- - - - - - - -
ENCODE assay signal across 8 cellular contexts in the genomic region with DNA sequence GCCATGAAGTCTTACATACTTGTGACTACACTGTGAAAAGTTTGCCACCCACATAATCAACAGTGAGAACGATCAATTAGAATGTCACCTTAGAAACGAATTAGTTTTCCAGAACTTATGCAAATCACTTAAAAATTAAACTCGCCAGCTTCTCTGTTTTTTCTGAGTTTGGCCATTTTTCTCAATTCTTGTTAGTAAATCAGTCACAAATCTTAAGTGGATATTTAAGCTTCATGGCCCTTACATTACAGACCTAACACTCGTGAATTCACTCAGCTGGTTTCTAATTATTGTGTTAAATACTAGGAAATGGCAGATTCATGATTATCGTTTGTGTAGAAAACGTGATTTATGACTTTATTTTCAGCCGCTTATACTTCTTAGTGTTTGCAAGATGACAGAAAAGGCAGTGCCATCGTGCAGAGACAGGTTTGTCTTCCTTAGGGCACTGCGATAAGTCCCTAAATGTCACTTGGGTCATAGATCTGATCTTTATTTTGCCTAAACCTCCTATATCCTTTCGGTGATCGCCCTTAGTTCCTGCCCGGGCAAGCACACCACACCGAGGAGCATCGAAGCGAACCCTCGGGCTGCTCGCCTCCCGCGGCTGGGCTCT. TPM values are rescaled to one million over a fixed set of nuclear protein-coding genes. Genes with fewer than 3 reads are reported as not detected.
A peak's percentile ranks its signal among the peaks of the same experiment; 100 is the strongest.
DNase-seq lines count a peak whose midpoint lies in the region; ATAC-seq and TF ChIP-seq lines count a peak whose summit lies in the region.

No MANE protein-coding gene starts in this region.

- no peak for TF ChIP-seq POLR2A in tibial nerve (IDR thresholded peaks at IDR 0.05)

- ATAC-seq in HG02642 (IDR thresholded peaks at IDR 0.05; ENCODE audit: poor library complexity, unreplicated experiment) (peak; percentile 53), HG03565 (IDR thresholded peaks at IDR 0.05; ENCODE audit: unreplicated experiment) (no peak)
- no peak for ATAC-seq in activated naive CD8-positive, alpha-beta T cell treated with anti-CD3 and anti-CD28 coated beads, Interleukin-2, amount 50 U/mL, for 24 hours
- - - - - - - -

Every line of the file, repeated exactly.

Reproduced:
ENCODE assay signal across 8 cellular contexts in the genomic region with DNA sequence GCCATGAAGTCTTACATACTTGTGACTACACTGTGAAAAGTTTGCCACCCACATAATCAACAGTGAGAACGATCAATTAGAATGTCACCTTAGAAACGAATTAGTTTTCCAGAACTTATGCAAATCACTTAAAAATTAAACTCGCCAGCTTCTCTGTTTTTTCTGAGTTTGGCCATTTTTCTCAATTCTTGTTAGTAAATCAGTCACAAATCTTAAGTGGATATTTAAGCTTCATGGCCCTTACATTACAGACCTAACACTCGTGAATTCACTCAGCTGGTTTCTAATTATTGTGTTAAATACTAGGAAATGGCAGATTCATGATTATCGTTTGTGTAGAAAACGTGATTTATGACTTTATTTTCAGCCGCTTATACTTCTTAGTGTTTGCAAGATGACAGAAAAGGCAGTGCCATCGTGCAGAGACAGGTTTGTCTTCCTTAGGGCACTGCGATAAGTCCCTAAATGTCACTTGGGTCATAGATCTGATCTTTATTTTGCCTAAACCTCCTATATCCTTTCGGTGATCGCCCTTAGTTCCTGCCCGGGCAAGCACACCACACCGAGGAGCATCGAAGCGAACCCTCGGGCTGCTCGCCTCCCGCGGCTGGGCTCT. TPM values are rescaled to one million over a fixed set of nuclear protein-coding genes. Genes with fewer than 3 reads are reported as not detected.
A peak's percentile ranks its signal among the peaks of the same experiment; 100 is the strongest.
DNase-seq lines count a peak whose midpoint lies in the region; ATAC-seq and TF ChIP-seq lines count a peak whose summit lies in the region.

No MANE protein-coding gene starts in this region.

- no peak for TF ChIP-seq POLR2A in tibial nerve (IDR thresholded peaks at IDR 0.05)

- ATAC-seq in HG02642 (IDR thresholded peaks at IDR 0.05; ENCODE audit: poor library complexity, unreplicated experiment) (peak; percentile 53), HG03565 (IDR thresholded peaks at IDR 0.05; ENCODE audit: unreplicated experiment) (no peak)
- no peak for ATAC-seq in activated naive CD8-positive, alpha-beta T cell treated with anti-CD3 and anti-CD28 coated beads, Interleukin-2, amount 50 U/mL, for 24 hours